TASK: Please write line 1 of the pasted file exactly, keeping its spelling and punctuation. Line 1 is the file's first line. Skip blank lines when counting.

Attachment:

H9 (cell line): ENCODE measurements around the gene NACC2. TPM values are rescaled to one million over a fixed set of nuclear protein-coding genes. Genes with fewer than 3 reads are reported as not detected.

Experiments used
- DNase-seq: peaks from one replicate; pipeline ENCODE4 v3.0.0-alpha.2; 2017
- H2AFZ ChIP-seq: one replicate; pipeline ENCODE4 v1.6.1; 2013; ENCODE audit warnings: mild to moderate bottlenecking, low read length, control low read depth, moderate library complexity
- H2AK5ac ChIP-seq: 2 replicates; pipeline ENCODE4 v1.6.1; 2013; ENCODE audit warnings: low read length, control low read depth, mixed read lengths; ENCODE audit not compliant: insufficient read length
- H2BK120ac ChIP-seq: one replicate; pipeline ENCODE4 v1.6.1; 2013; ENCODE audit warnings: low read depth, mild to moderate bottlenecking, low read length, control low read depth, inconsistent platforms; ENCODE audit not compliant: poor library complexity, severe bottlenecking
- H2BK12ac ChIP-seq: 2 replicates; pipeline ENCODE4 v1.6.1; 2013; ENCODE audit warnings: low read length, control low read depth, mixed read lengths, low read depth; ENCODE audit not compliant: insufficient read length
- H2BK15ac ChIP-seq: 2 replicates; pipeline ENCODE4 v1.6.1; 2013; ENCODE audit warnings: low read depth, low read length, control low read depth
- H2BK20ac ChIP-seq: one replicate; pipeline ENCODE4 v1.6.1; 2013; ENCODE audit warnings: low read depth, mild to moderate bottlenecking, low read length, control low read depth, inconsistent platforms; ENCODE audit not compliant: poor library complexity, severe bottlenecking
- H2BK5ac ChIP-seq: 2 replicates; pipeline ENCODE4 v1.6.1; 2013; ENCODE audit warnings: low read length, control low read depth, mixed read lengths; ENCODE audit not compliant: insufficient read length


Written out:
H9 (cell line): ENCODE measurements around the gene NACC2. TPM values are rescaled to one million over a fixed set of nuclear protein-coding genes. Genes with fewer than 3 reads are reported as not detected.